I was pondering this looking at the “power towers” and reflecting on whether or not the boot toe could “roll against” the tower and actually exert more force on the opposite wing than with the older design.

    Another armchair engineer…. :mrgreen:

  27. John Gloor January 23rd, 2011 5:09 pm

    Lou, I would have thought you had realized this a long time ago. One can also see how having a wider screw pattern, possibly even as wide or wider that the toe pinchers, would reduce the leverage on the screw opposite the edge being pressured. Note: I have never had a Dynafit problem, but I have only had them less than three seasons.

    Looking at the new Radical binding, I hope the pincher pivot is strong enough, given the change from steel to aluminum

  28. Lou January 23rd, 2011 5:36 pm

    Gloor, I’ve known for a long time that the FT base was narrower than ST, since they came out, what I tried to say in my inept way is that I didn’t think it was a big deal, but now I’m having second thoughts. As for screw leverage, my opinion is that unless there is a significant increase in screw pattern width, that aspect is psychological unless you’re actually pulling properly mounted bindings out by the screws while doing normal skiing. I understand the need for reliable bindings, but we have to separate real needs from theoretical. While I’ve heard of some screw pullouts, I’ve never heard of any more with Dynafit than any other binding system… actually, ditto for breakage, but due to the nature of the breakage the Colin reports I felt it was something I wanted to cover. Nonetheless, if only a few people experience it out of tens of thousands of bindings in use, it might be a bit blown out of proportion. We shall see.

  29. Deniski January 23rd, 2011 5:45 pm

    Hey, if one wants to ski steep, technical and radical slopes then don’t compromise.
    And ski touring gear is always a compromise.
    Sorry. :mrgreen:

  30. John Gloor January 23rd, 2011 6:02 pm

    I agree Lou. The binding width in this case might not have been an issue. The screws did not pull out of the ski, but the screw holes failed where the metal was the narrowest.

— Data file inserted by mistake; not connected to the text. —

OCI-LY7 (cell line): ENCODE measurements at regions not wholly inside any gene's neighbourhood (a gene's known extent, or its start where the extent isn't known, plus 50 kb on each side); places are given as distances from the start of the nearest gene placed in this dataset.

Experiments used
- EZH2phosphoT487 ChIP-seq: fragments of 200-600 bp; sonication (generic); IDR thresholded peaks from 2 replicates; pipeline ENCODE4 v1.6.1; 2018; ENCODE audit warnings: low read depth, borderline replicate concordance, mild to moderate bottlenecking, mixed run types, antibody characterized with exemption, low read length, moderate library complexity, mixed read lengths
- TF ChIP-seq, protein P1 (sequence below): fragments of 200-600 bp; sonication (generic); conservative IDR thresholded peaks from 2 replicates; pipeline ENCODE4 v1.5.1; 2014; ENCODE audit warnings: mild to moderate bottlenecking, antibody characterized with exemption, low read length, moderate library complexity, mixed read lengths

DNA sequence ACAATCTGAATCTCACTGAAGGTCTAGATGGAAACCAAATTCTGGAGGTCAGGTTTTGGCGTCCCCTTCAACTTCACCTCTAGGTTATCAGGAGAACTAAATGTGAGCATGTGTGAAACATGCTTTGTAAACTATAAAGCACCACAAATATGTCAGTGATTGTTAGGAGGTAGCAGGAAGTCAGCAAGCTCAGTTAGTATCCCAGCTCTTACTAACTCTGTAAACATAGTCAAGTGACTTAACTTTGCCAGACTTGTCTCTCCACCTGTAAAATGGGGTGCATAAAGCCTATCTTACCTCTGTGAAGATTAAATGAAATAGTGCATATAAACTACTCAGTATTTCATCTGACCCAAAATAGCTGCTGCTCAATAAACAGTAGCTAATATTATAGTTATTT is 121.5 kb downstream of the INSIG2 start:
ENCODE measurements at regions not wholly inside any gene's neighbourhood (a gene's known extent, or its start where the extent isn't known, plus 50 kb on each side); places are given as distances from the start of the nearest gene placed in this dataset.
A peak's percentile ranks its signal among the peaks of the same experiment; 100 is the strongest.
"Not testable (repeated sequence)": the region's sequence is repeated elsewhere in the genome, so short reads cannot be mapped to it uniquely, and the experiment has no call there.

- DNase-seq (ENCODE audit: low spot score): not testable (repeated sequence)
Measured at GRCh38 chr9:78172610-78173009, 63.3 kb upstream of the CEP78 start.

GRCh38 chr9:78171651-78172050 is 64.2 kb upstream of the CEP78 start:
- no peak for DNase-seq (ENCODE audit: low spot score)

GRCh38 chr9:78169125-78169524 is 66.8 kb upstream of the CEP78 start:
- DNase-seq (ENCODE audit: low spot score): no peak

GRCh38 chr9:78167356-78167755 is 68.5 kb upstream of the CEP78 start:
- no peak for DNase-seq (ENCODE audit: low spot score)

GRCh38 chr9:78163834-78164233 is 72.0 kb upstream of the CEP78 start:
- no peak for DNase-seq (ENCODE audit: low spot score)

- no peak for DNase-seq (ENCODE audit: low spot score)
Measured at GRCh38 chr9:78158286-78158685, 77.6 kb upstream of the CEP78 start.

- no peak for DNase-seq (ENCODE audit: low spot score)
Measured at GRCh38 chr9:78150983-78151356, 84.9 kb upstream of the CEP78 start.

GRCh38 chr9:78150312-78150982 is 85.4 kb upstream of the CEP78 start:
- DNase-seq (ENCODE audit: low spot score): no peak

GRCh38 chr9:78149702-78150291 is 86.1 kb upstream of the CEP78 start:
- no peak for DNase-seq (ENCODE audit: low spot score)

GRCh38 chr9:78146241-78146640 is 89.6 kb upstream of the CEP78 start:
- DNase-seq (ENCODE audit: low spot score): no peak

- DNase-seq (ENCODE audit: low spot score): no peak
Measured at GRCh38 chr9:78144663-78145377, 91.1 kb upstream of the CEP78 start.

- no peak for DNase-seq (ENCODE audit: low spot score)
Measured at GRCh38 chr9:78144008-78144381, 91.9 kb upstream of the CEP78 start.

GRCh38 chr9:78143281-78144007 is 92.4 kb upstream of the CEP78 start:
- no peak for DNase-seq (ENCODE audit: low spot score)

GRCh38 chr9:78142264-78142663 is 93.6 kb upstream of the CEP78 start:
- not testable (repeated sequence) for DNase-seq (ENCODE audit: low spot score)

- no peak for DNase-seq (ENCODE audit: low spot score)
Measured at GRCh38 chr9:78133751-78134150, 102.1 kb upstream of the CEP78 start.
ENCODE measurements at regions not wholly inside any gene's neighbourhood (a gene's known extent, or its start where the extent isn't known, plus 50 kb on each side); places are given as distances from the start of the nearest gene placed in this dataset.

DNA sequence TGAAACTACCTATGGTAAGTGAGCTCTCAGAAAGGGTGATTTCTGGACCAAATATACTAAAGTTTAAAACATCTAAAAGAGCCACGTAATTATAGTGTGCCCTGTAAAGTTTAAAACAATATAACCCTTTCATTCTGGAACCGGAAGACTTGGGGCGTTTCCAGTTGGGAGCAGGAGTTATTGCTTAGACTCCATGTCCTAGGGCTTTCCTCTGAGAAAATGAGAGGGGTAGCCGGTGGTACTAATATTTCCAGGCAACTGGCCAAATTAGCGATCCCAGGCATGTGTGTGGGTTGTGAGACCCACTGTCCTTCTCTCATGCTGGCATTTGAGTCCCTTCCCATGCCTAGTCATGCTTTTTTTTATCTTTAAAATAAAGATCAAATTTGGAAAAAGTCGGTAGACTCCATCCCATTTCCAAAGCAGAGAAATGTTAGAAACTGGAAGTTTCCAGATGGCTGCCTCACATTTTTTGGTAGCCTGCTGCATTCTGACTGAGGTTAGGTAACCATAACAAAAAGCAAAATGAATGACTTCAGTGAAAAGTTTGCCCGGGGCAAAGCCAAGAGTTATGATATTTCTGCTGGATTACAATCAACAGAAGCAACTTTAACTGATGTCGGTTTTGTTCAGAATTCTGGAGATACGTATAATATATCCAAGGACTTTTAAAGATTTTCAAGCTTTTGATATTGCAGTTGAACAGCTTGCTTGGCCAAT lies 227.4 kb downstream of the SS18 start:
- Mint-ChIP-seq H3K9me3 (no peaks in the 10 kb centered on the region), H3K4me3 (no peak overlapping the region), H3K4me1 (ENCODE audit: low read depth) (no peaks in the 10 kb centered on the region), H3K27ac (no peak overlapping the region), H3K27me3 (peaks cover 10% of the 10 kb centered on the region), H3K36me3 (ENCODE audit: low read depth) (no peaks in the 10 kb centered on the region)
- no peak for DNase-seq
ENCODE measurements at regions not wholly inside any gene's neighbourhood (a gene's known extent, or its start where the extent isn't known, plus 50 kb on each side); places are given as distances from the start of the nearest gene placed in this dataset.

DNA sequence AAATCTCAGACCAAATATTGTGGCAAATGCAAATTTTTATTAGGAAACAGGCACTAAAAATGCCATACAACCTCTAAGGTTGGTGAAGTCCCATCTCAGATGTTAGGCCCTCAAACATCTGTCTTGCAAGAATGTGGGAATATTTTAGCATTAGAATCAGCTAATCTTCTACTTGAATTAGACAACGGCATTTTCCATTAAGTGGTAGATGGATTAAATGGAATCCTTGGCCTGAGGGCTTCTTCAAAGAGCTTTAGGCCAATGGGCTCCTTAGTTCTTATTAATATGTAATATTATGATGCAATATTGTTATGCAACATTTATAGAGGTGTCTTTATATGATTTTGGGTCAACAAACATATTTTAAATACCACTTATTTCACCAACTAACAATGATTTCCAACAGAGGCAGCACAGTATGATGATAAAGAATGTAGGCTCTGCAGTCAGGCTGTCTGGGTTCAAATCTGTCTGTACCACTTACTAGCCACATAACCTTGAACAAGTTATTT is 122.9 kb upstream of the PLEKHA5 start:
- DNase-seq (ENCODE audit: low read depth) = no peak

31. John January 23rd, 2011 7:15 pm

    I originally posted this under new Dynafit boots.

    The intent of this message is that as ski core materials become weaker, as the race for lighter skis continue, we will see the problem of bindings pulling out of skis increase. I just think it would be wise to offer larger diameter fasteners for less dense core skis as an option. The Dynafit continuously prove reliable for “extreme” ski mountaineering. Of course T-nuts are also an option.

    “Lou and Federico,
    Topic: Toe piece pull out
    Background: I have witnessed a toe piece pull out by one of the worlds top ski mountaineers no less then a minute after we skied a no fall pitch. Lou has photos of this which I’d like to keep private. This particular case of mounting may be questionable.

    Since Dynafit is redesigning their bindings, I have both a question and suggestion related to binding mounting. It is difficult to calculate screw pull out force when the female material is weaker then the screw. But by simply increasing the diameter of the fastener by 1mm, keeping engaged length and thread pitch the same, the mathmatical pull out force can be increased by 20%.

    I mount with West Systems low viscosity marine epoxy (will penetrate CF and wood) and because it is impervious to water (unlike most over the counter epoxies) it will strenghten the area around the fastener also increasing pull out strength, at least in wood or foam core.

    Will Dynafit consider increasing the fastener diameter?

    On a good note, the unamed skier did finish the trip on my pre-season Stokes. I have Dynafit bindings on all of my skis, and I trust they will not pull out, because I am meticulous about mounting.

  32. Lou January 23rd, 2011 8:08 pm

    John, yeah, guesswork indicates that if perhaps the screws were located more towards the outside (on top of a wider base) there would be less of a lever arm past the screws…

    Main thing is that the web community needs to really contribute to this, and share any other instances. If Colin’s thing is rare, it could just be a manufacturing defect. Still problematic, but better than a fundamental design flaw.

  33. Lou January 23rd, 2011 8:13 pm

    About screw pullout: A reinforcement plate near the ski top skin is what holds the screws, the core only contributes a bit, though that contribution can be increased by somewhat by using epoxy. At any rate, screws stay in skis by design, not random materials. The ski is either well designed or it’s not, whatever density the core material is.

    Another thing about all this: Just how much force are we expecting the human foot and leg to stand up to? At some point they become the weak link, rather than the ski core…

  34. Nick January 23rd, 2011 9:11 pm

    Lou. Looking at photos of your update on the newer version of the ST (http://www.wildsnow.com/2288/dynafit-st-bindings-comparo/) I think what I am seeing is a difference between the old and the new versions of the ST. I have the old version.

  35. Walt January 24th, 2011 1:53 am